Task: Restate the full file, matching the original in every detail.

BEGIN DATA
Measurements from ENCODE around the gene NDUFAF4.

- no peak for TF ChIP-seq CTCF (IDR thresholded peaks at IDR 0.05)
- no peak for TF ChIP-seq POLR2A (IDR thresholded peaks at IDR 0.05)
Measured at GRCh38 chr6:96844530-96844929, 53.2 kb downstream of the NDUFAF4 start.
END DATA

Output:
Measurements from ENCODE around the gene NDUFAF4.

- no peak for TF ChIP-seq CTCF (IDR thresholded peaks at IDR 0.05)
- no peak for TF ChIP-seq POLR2A (IDR thresholded peaks at IDR 0.05)
Measured at GRCh38 chr6:96844530-96844929, 53.2 kb downstream of the NDUFAF4 start.